Discontent with Gender Justice: Backlash, Resistance, and Opposition Worldwide
Endorsement of gender justice is often assumed to be a defining feature of democracy. Indeed, policies promoting gender justice are often used to signal a country’s commitment to equality and inclusion. Yet recent developments suggest not just a stalled commitment, but backsliding born of discontent. Women candidates and presidents have been defeated or impeached by male leaders hostile to diversity and countries have decriminalized or decreased penalties for domestic and sexual violence, to name a few examples. This roundtable considers how recent resurgences of populism, nativism, illiberalism, economic inequality, and greater political polarization have increased discontent towards gender justice. Senior and junior scholars from American politics, comparative politics, and political theory address two central questions. First, how might scholars conceptualize, measure, and study discontent with gender justice?
Second, what interventions and policies constitute best practices, allowing advocates of gender justice to persevere? Shauna Shames and Jennifer Piscopo bring their respective expertise on American and comparative politics to bear on theorizing the forms of resistance, opposition, and backlash that appear across emerging and advanced democracies. Comparativists Denise Walsh and Erica Townsend-Bell build on this discussion by debating how to operationalize discontent in different political contexts, as well as how to incorporate diverse social locations into the analysis. Juliana Restrepo Sanin and Zein Murib introduce case studies. Restrepro Sanin discusses violence against women politicians in Bolivia and Murib addresses how the Trump administration has undermined LGBTQ rights while simultaneously claiming to protect LGBTQ persons from harm. Feminist theorist Mary Hawkesworth concludes by proposing visibility politics as a mode of resistance to discontent with gender justice. Taken together, these interventions provide scholars with new ideas and tools for investigating how and why a core discontent with the democratic project — gender justice — has taken hold both in the United States and across the globe. The roundtable will also provide reflections on responses and solutions.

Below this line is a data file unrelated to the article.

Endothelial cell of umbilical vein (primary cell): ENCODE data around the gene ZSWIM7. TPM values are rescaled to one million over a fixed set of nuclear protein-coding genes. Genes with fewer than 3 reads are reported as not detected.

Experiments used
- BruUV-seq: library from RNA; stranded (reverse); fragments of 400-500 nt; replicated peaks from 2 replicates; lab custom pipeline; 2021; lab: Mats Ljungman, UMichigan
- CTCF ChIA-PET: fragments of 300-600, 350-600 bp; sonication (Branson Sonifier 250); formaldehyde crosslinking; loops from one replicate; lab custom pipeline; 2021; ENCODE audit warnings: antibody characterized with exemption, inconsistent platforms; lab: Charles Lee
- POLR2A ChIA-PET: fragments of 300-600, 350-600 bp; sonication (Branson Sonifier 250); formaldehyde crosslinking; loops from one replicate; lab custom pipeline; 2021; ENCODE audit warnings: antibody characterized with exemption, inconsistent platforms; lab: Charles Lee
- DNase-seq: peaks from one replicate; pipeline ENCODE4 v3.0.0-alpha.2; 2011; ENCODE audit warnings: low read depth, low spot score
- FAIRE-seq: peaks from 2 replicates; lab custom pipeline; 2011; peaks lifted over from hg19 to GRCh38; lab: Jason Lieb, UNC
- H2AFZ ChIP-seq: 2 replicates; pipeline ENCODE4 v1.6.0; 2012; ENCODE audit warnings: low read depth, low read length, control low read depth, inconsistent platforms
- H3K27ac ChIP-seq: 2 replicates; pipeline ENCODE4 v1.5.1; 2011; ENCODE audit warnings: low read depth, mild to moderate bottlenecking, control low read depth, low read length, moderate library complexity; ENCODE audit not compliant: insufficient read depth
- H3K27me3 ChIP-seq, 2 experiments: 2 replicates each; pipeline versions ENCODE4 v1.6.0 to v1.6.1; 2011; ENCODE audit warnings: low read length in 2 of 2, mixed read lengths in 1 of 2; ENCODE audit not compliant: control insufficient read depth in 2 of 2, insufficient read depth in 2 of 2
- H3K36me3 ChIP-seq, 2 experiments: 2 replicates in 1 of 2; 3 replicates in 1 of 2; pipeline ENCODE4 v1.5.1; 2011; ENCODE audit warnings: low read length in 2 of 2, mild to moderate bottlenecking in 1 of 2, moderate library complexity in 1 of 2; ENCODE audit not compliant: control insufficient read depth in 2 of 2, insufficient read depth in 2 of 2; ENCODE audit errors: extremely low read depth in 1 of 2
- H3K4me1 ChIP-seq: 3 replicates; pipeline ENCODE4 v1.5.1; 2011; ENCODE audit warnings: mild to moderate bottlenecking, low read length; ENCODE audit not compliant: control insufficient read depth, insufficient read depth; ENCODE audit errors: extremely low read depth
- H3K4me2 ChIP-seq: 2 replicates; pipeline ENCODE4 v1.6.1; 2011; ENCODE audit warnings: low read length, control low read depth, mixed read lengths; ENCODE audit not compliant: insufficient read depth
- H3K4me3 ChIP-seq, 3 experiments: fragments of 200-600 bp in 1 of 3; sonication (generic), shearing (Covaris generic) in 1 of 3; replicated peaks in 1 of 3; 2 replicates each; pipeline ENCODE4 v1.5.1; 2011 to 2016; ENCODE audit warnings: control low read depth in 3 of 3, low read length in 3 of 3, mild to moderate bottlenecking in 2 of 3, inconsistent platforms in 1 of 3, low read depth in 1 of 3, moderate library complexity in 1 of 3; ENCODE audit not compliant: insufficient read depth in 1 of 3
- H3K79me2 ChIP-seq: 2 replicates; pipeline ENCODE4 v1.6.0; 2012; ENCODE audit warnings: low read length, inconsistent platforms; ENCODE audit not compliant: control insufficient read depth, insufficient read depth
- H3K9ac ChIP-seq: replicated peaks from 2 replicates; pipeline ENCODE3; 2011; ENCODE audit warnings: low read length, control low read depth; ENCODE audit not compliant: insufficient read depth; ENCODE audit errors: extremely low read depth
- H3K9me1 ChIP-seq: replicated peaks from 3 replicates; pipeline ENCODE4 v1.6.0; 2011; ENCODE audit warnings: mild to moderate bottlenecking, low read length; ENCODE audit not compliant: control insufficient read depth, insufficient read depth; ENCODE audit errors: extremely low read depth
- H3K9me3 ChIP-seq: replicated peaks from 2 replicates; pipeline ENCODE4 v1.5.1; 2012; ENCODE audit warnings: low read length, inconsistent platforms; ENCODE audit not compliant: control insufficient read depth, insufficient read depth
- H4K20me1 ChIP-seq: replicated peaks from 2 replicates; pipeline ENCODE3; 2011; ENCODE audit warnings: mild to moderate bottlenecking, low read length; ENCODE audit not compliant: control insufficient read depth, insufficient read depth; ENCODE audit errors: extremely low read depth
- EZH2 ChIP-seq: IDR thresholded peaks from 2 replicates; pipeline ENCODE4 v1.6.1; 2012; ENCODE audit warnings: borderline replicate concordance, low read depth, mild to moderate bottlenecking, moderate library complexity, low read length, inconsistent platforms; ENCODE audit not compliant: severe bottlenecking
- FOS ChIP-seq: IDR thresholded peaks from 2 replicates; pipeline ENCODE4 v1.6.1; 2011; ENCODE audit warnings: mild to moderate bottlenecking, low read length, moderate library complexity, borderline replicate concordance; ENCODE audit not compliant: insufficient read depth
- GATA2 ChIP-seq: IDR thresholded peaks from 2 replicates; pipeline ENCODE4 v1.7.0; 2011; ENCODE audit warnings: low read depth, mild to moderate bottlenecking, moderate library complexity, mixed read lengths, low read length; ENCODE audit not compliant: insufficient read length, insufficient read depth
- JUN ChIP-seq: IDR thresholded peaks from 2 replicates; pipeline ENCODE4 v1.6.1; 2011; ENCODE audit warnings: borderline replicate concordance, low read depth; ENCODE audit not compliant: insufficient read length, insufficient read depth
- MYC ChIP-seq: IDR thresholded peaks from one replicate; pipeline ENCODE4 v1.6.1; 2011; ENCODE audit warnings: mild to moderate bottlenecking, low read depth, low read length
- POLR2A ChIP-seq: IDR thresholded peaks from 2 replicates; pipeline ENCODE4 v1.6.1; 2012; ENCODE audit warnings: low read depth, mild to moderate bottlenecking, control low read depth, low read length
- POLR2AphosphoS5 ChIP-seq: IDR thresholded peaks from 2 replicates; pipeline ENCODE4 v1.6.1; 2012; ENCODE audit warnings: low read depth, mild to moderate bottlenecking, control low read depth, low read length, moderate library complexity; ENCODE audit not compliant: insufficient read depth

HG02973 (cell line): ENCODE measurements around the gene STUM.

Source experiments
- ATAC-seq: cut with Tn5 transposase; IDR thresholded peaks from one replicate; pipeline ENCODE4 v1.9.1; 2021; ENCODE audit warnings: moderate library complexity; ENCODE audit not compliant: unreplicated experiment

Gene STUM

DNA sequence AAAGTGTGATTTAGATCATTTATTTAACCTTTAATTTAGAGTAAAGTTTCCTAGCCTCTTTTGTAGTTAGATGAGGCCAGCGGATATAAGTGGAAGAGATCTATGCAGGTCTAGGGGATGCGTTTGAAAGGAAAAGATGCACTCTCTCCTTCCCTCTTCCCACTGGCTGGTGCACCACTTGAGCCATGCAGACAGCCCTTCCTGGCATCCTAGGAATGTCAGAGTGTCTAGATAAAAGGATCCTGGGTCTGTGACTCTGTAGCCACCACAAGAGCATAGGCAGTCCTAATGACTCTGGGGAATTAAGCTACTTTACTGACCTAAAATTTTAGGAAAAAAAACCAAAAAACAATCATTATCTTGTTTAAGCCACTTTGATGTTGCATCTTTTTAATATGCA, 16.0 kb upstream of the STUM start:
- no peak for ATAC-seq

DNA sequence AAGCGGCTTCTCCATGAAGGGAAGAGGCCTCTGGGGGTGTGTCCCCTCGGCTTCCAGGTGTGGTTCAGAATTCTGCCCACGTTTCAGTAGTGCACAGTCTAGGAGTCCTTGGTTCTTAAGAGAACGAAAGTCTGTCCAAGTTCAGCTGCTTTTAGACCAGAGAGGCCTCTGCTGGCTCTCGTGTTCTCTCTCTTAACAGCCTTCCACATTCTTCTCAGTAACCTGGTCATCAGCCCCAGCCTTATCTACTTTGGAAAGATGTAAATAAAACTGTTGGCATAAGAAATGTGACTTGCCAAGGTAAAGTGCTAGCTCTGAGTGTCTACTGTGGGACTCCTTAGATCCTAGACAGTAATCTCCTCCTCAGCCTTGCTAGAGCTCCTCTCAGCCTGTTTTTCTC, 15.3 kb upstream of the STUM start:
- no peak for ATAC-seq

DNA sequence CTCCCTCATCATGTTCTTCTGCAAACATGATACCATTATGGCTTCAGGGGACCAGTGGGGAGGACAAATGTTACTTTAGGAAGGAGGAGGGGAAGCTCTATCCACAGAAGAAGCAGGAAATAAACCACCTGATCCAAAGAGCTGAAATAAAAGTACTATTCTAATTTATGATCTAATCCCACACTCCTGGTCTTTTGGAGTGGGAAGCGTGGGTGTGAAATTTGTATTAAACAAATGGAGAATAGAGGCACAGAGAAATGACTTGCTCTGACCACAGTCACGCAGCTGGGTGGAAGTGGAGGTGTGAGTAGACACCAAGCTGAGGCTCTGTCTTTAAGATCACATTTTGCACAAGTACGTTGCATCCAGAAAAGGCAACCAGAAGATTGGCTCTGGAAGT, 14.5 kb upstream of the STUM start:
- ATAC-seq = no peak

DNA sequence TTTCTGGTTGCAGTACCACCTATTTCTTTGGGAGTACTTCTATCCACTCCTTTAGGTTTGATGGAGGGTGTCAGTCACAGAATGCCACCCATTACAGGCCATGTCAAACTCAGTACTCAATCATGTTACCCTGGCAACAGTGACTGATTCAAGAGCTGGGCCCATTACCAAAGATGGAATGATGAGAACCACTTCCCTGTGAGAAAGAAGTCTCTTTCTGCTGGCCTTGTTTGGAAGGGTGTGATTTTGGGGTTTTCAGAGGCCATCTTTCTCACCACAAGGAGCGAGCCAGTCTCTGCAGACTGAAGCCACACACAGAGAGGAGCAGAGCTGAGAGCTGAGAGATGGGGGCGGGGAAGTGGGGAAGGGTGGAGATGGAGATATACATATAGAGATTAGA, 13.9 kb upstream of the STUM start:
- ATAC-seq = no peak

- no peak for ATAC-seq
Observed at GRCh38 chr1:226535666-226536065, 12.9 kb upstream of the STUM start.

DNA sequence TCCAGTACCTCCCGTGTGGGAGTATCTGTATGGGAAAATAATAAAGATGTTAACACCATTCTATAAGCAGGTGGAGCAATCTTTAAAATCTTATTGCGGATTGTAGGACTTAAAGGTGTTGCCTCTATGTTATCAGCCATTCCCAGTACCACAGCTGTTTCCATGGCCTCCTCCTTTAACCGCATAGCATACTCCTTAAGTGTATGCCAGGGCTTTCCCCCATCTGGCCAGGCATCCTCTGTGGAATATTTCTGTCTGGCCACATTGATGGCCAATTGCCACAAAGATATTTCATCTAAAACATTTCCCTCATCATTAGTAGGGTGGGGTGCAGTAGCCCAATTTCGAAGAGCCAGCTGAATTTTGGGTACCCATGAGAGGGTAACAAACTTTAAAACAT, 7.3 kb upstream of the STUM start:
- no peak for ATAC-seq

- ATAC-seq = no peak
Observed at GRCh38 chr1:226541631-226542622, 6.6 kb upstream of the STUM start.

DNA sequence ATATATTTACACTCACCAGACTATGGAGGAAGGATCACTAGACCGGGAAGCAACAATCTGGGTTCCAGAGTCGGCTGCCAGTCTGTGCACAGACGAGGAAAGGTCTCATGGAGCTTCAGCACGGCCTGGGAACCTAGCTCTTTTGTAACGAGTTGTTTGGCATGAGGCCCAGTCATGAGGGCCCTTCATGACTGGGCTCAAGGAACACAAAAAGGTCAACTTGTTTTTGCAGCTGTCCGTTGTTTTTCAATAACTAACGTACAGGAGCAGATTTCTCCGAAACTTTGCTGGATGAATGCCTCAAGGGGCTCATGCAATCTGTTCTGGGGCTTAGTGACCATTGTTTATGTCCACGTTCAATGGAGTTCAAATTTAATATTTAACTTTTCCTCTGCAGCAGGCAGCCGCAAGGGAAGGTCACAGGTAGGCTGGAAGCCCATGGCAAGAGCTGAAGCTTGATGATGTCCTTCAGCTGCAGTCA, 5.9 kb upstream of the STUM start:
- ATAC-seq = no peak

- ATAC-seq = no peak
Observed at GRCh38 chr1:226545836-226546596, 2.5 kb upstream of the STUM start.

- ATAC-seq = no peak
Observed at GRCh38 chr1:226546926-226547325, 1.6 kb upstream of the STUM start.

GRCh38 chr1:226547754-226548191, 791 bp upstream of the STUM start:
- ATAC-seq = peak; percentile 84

Denise Marie Walsh, University of Virginia (Chair)
Jennifer M. Piscopo, Occidental College (Presenter)
Shauna L. Shames, Rutgers University, Camden (Presenter)
Erica Townsend-Bell, Oklahoma State University (Presenter)
Zein Murib, Fordham University-Lincoln Center (Presenter)
Juliana Restrepo Sanin, Rutgers University (Presenter)
Mary Hawkesworth, Rutgers University (Presenter)